By Beverly Copen
(March 23, 2015)
How Finding a Great Support Group Can Impact Your Personal and Professional Lives
Much has been written in the media in the last decade about women and their BFF’s (Best Friends Forever).
While I believe that is a solid concept, I have something I think is even better! How about having five BFF’s, all at the same time, and truly “forever” – i.e. for a lifetime? I have some, and these are known as my “Ya-Ya’s” – the name comes from the famous book by Rebecca Wells, later made into a movie with Sandra Bullock.
For over fifty years – truly the better part of a lifetime — all six of us in my own Ya-Ya group have been the deepest and most trusted friends. How did this come about, and what are the huge emotional and psychological advantages of having such a great support group? And perhaps even more intriguingly, how can these benefits impact your professional life? I’ll try to explain.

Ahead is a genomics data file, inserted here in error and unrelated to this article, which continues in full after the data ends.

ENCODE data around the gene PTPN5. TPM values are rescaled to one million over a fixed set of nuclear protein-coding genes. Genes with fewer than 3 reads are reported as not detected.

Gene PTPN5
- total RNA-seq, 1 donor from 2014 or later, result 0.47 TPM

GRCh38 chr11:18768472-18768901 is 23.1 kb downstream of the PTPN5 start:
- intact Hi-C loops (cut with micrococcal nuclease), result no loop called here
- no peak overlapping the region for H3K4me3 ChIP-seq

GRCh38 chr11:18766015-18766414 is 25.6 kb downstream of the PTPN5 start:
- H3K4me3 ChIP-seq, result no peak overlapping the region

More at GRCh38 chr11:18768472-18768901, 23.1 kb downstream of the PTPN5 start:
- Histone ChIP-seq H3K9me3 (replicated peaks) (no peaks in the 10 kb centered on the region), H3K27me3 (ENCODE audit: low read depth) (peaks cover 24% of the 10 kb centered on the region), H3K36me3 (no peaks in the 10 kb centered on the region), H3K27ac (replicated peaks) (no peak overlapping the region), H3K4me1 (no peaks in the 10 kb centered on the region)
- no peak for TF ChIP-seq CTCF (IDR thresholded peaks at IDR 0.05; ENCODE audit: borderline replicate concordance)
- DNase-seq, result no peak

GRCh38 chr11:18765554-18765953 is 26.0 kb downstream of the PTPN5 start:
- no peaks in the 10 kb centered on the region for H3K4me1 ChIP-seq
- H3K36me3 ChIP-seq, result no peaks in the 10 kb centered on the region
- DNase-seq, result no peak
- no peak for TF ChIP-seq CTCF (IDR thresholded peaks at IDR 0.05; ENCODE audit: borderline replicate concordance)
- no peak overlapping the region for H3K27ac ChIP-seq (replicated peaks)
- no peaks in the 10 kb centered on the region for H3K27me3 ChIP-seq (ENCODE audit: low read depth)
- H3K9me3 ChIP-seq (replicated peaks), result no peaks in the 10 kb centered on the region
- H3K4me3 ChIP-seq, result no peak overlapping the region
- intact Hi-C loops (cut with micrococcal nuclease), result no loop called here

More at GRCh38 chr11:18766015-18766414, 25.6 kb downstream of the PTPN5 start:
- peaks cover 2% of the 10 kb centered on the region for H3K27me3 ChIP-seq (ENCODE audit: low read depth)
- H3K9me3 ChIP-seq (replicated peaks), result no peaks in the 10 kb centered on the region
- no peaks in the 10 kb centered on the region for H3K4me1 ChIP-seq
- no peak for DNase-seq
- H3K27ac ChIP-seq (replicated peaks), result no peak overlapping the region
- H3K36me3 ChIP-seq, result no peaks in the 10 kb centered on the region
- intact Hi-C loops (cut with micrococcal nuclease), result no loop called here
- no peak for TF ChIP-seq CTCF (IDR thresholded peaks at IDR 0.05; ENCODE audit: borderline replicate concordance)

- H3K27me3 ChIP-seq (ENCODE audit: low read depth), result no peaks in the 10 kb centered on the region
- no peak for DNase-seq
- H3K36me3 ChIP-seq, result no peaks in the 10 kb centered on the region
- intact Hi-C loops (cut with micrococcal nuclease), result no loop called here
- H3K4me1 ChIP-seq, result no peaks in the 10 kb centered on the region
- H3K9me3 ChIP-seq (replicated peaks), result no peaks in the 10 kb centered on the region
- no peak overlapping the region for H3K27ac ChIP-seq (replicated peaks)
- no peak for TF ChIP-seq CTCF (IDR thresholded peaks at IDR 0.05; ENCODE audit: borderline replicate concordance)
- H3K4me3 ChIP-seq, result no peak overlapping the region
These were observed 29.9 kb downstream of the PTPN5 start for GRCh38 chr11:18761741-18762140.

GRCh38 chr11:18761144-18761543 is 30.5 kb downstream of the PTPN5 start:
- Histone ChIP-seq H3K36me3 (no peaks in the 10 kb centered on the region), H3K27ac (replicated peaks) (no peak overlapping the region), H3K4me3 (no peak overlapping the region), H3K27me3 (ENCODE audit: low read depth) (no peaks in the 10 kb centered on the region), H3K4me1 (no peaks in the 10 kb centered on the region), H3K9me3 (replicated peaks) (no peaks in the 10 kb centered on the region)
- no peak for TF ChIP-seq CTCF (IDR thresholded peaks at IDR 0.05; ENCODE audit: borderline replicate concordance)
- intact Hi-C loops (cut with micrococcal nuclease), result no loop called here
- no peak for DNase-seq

Short-Term Help Yields a Permanent Prize of Friendship
I started my first business, named Atlanta Models & Talent, in my mid-20’s. As I began adding clients to my roster of talent, I searched for existing actors and personalities already in radio, television or on stage. In the early days, when I needed talent for a commercial or photography session, there would be an audition – sometimes a “cattle call,” meaning producers requested a LOT of talent before selecting a few. It was during those times that my soon-to-be-BFF’s and I first got to know one another.